Then I (finally) sold Fall and Rising to Riptide – along with its followup and third book in the trilogy, Sword and Star – and I had to dive back in for the editing process to commence.

It felt strange. You know how you might have these places you know inside out, in which you feel very comfortable? But then maybe you leave them for a time. When you return, even if nothing much has changed in your absence, everything looks just a little bit off somehow. Your memory has shifted, and nothing quite matches what’s in your head. It’s almost like a kind of deja vu; you know you know this place, but you’re also not completely sure that you do. It’s familiar, but your feeling of comfort has been lost.

That’s what returning to this universe was like for me. I knew these places, these people, this history and this lore, but I didn’t walk back in with any particular ease. It took me some time to settle and feel comfortable again. I had to get reacquainted with the layout. I had to have conferences with some characters. So what’s up with you right now? What’re you doing? What’s your goal here, what are you hoping to get out of this?

It worked, it was fine, but there was a period of difficulty, and the only thing to do was soldier through.

I think this is something that often keeps writers from finishing long projects. I know it’s gotten in my way more than once. The fear that if you return to something you haven’t touched in a while, not only will it not be as good as you want it to be, but you won’t even recognize it. You’ll try to get back into that universe and you won’t know where anything is. You won’t know anyone. They won’t know you. You’ll get lost and no one will be inclined to help you out, and in the end you’ll just wander away having wasted your time, and feeling uncomfy.

I don’t think that’s an unreasonable fear. But as fears go, I try to remember that it shouldn’t stop you from trying. Because that universe is still inside you, and it is still yours. Your people will know you when you arrive. You’ll gradually remember where things are and how things work. It might not even be nearly as difficult as you imagined.

It might even feel like coming home.

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Book Blurb

Adam Yuga is on the run. Three months ago, a miracle saved him from the deadly genetic illness that threatens the entire population of his former home, the Protectorate. Now he and his lover Lochlan are searching for a way to heal his people. When they receive a mysterious coded message promising hope, they make a desperate grab for it, and are imprisoned—by the very race they want to save.

On Lochlan’s distant homeship, a young pilot named Nkiruka faces an agonizing choice: stay with her lover Satya and live a life of happy obscurity, or become the spiritual leader—and the last and only hope—for the Bideshi. Nkiruka doesn’t want to lose Satya, but worse, she fears she lacks the strength to carry anyone through the coming storm, let alone her entire people.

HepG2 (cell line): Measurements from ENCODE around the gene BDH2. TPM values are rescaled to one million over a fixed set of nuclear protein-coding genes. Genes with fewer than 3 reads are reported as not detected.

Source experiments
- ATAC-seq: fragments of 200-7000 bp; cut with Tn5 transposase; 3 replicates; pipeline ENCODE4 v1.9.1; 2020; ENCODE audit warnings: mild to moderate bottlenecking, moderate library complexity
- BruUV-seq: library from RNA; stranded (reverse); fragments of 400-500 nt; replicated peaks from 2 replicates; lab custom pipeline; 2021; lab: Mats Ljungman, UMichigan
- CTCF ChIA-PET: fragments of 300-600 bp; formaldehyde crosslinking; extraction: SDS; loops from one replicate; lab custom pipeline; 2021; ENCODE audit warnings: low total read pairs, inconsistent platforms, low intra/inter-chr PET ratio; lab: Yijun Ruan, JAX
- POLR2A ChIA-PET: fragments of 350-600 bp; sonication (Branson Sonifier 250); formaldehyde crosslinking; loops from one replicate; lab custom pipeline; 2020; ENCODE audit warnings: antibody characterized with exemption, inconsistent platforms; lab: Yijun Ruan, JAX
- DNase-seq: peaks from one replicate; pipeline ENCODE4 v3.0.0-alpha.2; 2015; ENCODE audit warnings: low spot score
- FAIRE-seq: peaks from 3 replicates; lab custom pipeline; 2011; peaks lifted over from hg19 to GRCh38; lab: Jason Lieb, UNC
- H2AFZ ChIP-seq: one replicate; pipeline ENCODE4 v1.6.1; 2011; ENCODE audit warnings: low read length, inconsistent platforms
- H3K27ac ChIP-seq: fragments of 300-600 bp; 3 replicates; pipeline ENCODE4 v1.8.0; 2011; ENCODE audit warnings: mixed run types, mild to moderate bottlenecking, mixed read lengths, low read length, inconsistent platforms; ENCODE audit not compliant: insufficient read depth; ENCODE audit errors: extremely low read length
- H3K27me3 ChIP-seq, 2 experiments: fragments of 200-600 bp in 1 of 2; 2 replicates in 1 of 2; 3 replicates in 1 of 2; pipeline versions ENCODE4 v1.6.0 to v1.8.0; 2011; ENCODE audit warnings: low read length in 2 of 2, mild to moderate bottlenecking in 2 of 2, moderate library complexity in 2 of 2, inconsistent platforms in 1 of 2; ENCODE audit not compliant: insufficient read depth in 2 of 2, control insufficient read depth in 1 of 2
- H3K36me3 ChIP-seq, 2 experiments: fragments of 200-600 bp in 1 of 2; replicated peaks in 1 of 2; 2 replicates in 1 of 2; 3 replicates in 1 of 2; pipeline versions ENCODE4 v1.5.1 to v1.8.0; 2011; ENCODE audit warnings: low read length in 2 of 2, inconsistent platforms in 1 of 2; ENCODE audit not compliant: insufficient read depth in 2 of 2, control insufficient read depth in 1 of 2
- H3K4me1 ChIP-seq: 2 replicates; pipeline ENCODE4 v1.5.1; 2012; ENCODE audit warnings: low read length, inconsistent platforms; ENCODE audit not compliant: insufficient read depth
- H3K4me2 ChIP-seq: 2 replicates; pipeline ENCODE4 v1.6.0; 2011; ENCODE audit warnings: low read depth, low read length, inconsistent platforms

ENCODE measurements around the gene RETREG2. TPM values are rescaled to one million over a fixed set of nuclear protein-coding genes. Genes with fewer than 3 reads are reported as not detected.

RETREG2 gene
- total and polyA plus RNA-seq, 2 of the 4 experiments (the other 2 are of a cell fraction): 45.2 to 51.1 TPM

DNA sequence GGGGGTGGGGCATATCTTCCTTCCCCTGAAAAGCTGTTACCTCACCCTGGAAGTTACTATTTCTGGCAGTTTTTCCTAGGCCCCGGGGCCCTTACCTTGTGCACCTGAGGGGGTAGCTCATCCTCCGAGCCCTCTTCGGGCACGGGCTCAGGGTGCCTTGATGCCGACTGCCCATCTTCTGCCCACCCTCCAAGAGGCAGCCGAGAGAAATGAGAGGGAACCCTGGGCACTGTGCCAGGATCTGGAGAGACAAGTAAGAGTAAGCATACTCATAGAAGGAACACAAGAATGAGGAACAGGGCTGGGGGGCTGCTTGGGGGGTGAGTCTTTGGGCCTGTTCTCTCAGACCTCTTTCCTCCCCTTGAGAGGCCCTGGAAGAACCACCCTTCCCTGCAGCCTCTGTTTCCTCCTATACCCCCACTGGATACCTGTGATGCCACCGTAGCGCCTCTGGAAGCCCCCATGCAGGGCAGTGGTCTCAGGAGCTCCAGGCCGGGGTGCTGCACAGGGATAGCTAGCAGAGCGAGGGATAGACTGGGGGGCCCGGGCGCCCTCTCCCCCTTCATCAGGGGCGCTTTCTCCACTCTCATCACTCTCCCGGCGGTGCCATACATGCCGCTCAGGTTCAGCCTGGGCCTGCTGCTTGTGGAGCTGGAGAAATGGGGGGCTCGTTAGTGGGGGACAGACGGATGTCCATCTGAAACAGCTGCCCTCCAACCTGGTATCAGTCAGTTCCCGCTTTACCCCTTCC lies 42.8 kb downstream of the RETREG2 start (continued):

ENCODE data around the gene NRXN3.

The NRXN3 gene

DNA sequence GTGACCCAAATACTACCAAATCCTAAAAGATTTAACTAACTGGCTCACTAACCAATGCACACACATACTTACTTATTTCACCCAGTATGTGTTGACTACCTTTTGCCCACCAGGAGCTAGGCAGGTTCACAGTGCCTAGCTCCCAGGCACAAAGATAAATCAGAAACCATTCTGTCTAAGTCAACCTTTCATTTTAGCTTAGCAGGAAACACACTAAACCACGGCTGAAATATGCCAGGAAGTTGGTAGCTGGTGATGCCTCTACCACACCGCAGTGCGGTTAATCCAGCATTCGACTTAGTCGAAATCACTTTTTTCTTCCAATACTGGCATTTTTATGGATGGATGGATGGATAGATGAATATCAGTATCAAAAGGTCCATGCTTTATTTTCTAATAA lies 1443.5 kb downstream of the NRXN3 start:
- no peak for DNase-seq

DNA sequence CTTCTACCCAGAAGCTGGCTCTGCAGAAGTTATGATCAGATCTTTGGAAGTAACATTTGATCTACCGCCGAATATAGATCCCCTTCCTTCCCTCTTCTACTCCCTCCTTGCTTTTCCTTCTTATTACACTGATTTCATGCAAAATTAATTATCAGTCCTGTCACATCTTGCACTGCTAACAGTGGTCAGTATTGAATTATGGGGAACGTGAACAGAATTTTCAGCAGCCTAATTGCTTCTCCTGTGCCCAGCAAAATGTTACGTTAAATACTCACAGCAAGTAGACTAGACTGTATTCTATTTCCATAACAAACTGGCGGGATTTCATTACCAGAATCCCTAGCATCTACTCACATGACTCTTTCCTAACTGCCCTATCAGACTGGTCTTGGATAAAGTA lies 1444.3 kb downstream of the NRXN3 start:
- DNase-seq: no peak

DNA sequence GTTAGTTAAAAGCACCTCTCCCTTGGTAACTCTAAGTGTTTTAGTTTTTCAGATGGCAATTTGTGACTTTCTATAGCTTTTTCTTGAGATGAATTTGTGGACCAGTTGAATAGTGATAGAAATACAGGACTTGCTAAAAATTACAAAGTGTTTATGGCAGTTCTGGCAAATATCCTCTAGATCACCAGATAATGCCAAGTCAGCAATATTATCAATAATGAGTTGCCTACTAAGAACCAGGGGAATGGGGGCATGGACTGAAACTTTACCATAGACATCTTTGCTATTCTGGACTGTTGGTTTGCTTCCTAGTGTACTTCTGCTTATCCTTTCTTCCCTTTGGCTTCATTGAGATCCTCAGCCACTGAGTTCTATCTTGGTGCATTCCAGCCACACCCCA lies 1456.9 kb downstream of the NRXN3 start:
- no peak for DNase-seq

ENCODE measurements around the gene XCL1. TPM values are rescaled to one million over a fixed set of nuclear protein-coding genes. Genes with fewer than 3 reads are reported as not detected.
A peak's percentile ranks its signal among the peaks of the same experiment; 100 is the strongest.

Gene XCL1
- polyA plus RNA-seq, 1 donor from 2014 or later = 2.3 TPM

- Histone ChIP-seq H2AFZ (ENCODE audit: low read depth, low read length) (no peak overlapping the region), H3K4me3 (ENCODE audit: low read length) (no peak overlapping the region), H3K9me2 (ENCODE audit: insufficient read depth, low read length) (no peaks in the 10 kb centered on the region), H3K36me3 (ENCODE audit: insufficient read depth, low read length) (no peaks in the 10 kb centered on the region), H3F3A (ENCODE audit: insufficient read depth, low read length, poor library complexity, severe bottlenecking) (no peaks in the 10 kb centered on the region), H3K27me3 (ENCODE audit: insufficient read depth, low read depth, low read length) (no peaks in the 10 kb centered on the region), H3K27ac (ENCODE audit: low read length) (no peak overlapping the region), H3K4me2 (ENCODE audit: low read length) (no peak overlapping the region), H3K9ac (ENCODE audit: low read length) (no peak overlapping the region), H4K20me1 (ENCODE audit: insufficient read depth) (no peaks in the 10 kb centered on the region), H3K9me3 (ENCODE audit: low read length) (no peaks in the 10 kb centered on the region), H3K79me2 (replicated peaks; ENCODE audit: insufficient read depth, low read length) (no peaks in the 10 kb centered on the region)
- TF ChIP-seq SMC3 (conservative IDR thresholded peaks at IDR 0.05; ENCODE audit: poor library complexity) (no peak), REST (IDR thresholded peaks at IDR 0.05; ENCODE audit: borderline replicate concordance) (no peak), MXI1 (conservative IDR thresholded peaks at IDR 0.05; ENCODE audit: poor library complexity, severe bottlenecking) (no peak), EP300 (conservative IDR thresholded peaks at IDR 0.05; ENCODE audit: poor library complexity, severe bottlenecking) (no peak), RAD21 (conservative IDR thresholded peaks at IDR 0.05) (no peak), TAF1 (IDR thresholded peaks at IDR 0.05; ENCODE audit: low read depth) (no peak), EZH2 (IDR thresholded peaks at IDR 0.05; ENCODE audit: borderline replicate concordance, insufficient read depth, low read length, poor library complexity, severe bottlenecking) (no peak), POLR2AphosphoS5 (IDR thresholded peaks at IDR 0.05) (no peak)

Threads of chance and destiny draw the three together. With the fates of civilizations in their hands, they prepare for a final conflict that might be their only chance for survival—or that might destroy them all.

Author Bio

Sunny Moraine’s short fiction has appeared in Clarkesworld, Strange Horizons, Nightmare, Lightspeed, Long Hidden: Speculative Fiction from the Margins of History, and multiple Year’s Best collections, among other places. They are also responsible for the novels Line and Orbit (cowritten with Lisa Soem), Labyrinthian, and the Casting the Bones trilogy, as well as A Brief History of the Future: collected essays. In addition to authoring, Sunny is a doctoral candidate in sociology and a sometimes college instructor; that last may or may not have been a good move on the part of their department. They unfortunately live just outside Washington DC in a creepy house waith two cats and a very long-suffering husband.

Connect with Sunny:
Website:  “http://sunnymoraine.com/”
Goodreads:   “https://www.goodreads.com/author/show/3149946.Sunny_Moraine”
Tumblr:   “http://dynamicsymmetry.tumblr.com/”
Twitter:   “https://twitter.com/dynamicsymmetry”
Facebook:   “https://www.facebook.com/sunny.moraine”

 

Songs of Slipstream

The future isn’t an easy place to live. Humanity is split into two warring factions: one is determined to bring all of human-explored space under its control, and the other travels the stars in massive homeships, carrying with them the ancient stories and traditions their foes have rejected.

On the sparsely populated frontier, renegades, bounty hunters, and pirates maintain their own rule of law. Government is nonexistent. Ethics are a luxury. Greed is the order of the day.

And on the worlds unexplored by humankind lurk wonders and dangers beyond imagining.

One thing you can say for the galaxy, regardless of which faction you’ve chosen: life there is never boring.